Two male principle dancers Amar Ramasar and Zachary Catarazo of the NYC Ballet Company were fired on Saturday following accusations that they were part of a male ring of dancers who shared nude photos and videos of women, according to NBC New York.
Ramasar, Catarazo and a third dancer, Chase Finlay, who resigned last month, are all part of the ongoing investigation following a lawsuit filed by Alexandra Waterbury.
Waterbury, who dated Finlay, filed a lawsuit against NYC Ballet after she was made aware that Finlay shared explicit videos and photos of her taken without her knowledge or consent with other men, as well as dancers employed by the company.
Woman files lawsuit against NYC Ballet Company
In her lawsuit, Waterbury accused the ballet company of allowing a “fraternity-like atmosphere” where male dancers thought “they could degrade, demean, mistreat and abuse, assault and batter women without consequence.”
The lawsuit prompted NYC Ballet Company to open an investigation sharing that they were not aware of the inappropriate behavior and did not condone such behaviors.
Both Ramasar and Catarazo were placed on paid leave before being fired with Finlay resigning.
“I am shocked and deeply saddened by the New York City Ballet’s decision to fire me,” Ramasar said Saturday in a statement. “I am an honest and honorable person, and have always treated everyone, including my colleagues, staff, friends and others at NYCB, with the upmost respect.”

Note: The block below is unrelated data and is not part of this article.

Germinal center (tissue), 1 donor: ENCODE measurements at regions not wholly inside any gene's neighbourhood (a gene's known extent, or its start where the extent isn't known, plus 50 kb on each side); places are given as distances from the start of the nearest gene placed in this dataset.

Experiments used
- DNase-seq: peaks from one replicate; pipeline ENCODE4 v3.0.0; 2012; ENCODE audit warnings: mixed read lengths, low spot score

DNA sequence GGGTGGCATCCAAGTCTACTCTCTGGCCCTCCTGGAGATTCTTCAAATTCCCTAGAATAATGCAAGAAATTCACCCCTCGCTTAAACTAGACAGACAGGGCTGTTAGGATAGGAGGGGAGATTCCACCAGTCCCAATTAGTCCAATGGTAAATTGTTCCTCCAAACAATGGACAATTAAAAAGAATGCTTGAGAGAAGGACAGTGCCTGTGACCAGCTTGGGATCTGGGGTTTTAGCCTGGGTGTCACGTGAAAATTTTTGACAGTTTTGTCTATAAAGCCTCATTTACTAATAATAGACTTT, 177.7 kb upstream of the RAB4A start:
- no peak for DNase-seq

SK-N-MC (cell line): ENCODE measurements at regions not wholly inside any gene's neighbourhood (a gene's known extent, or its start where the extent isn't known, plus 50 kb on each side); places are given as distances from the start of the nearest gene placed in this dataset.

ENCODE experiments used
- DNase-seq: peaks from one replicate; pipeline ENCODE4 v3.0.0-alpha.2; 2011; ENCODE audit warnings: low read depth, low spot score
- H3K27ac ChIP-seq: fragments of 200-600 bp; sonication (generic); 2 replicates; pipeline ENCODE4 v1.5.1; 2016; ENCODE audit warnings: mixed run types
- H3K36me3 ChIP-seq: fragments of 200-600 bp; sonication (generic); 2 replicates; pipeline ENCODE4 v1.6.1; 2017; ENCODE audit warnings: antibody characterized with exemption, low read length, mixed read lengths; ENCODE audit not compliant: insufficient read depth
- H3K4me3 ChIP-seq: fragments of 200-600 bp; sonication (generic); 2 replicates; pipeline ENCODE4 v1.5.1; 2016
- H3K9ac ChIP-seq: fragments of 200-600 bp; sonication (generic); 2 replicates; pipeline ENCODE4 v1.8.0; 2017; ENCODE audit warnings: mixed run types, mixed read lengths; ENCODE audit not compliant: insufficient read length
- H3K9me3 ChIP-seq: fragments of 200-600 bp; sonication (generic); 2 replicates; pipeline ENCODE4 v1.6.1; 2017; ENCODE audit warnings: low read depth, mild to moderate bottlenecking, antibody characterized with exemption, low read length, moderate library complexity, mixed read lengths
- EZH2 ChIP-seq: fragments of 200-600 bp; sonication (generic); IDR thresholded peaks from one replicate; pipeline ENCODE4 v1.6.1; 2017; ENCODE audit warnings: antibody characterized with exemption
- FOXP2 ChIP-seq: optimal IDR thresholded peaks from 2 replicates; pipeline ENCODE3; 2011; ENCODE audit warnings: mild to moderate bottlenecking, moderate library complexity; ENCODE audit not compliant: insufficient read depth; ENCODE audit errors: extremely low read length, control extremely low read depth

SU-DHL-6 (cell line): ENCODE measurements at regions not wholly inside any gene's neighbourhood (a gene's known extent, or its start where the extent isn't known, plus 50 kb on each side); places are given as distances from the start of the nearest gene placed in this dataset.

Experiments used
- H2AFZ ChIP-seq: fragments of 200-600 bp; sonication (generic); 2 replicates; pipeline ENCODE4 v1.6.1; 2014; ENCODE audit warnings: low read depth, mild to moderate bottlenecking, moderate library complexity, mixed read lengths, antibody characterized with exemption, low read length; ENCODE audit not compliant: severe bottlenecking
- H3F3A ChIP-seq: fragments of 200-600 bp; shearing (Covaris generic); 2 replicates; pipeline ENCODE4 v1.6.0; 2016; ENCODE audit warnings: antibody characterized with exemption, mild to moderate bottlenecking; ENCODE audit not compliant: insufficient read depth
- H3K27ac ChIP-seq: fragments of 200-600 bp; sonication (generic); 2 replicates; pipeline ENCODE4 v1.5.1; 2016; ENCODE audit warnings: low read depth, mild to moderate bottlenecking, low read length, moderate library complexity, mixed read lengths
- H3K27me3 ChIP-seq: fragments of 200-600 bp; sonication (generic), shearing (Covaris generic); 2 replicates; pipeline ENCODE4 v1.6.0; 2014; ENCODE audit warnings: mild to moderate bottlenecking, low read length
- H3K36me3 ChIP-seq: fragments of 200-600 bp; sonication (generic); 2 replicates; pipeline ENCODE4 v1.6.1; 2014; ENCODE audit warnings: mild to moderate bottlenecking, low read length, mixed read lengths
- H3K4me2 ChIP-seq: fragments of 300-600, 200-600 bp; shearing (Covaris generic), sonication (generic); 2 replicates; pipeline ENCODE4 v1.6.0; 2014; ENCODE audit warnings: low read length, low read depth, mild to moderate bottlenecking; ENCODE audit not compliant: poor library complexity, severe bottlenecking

City Ballet executive director Katherine Brown and interim artistic team leader Jonathan Stafford both issued a statement about the nude photo accusations.
“We have no higher obligation than to ensure that our dancers and staff have a workplace where they feel respected and valued, and we are committed to providing that environment for all employees of New York City Ballet. We will not allow the private actions of a few to undermine the hard work and strength of character that is consistently demonstrated by the other members of our community or the excellence for which the company stands.”
Both male dancers plan to challenge NYC Ballet Company firing
Both Ramasar and Catarazo plan to fight with the support of their union.
“Based on all the information received from the company, the allegations relate entirely to non-work-related activity and do not rise to the level of ‘just cause’ termination,” the American Guild of Musical Artists said in a statement. Adding, “As AGMA would do for any of its members, we will soon be filing for arbitration to enforce our members’ employment rights.”
The NYC Ballet Company will move forward with the opening of their new season next week with just 11 principle dancers.